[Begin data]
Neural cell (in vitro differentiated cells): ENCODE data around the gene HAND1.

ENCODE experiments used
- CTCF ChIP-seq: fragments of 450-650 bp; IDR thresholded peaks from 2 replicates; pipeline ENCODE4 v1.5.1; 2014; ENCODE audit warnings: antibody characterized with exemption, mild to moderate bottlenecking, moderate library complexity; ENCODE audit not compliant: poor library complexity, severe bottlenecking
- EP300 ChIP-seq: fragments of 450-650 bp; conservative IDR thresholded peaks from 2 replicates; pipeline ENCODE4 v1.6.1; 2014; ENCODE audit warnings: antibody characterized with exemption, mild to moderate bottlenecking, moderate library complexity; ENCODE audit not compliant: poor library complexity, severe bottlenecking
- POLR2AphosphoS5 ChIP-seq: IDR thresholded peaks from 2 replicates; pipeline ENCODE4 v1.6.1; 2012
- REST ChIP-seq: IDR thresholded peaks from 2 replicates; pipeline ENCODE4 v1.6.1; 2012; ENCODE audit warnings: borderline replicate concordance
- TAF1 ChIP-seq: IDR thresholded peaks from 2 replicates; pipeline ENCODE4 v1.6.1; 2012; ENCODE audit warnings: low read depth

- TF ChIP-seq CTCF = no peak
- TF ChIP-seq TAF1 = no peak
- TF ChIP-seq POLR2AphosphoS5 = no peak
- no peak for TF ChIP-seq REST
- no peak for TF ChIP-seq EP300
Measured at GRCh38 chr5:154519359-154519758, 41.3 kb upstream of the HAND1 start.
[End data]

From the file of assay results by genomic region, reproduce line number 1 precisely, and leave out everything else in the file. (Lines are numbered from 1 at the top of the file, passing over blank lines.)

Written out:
Neural cell (in vitro differentiated cells): ENCODE data around the gene HAND1.